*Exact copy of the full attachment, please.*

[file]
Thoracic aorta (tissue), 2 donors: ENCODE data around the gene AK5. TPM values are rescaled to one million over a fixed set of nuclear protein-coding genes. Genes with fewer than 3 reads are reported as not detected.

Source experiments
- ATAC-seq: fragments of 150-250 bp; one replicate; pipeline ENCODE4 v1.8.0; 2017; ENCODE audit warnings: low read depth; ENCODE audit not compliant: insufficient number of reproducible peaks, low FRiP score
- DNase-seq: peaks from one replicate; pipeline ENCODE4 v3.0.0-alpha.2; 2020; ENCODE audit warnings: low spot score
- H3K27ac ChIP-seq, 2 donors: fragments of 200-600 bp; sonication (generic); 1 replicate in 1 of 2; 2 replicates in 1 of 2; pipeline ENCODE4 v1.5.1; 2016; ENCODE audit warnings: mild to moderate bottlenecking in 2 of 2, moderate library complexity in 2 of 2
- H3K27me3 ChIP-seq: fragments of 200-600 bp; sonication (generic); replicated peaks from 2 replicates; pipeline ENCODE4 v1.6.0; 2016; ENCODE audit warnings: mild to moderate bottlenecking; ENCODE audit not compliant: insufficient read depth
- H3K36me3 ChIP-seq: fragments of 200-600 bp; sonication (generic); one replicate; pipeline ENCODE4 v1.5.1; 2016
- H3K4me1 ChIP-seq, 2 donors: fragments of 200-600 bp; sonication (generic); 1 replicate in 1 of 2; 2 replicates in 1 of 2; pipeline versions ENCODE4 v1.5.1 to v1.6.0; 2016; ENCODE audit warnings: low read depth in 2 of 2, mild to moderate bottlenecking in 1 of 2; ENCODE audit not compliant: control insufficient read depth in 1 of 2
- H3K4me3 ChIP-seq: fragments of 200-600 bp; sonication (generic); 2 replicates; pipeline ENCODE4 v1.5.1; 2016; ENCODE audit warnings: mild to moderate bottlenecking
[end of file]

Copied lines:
Thoracic aorta (tissue), 2 donors: ENCODE data around the gene AK5. TPM values are rescaled to one million over a fixed set of nuclear protein-coding genes. Genes with fewer than 3 reads are reported as not detected.

Source experiments
- ATAC-seq: fragments of 150-250 bp; one replicate; pipeline ENCODE4 v1.8.0; 2017; ENCODE audit warnings: low read depth; ENCODE audit not compliant: insufficient number of reproducible peaks, low FRiP score
- DNase-seq: peaks from one replicate; pipeline ENCODE4 v3.0.0-alpha.2; 2020; ENCODE audit warnings: low spot score
- H3K27ac ChIP-seq, 2 donors: fragments of 200-600 bp; sonication (generic); 1 replicate in 1 of 2; 2 replicates in 1 of 2; pipeline ENCODE4 v1.5.1; 2016; ENCODE audit warnings: mild to moderate bottlenecking in 2 of 2, moderate library complexity in 2 of 2
- H3K27me3 ChIP-seq: fragments of 200-600 bp; sonication (generic); replicated peaks from 2 replicates; pipeline ENCODE4 v1.6.0; 2016; ENCODE audit warnings: mild to moderate bottlenecking; ENCODE audit not compliant: insufficient read depth
- H3K36me3 ChIP-seq: fragments of 200-600 bp; sonication (generic); one replicate; pipeline ENCODE4 v1.5.1; 2016
- H3K4me1 ChIP-seq, 2 donors: fragments of 200-600 bp; sonication (generic); 1 replicate in 1 of 2; 2 replicates in 1 of 2; pipeline versions ENCODE4 v1.5.1 to v1.6.0; 2016; ENCODE audit warnings: low read depth in 2 of 2, mild to moderate bottlenecking in 1 of 2; ENCODE audit not compliant: control insufficient read depth in 1 of 2
- H3K4me3 ChIP-seq: fragments of 200-600 bp; sonication (generic); 2 replicates; pipeline ENCODE4 v1.5.1; 2016; ENCODE audit warnings: mild to moderate bottlenecking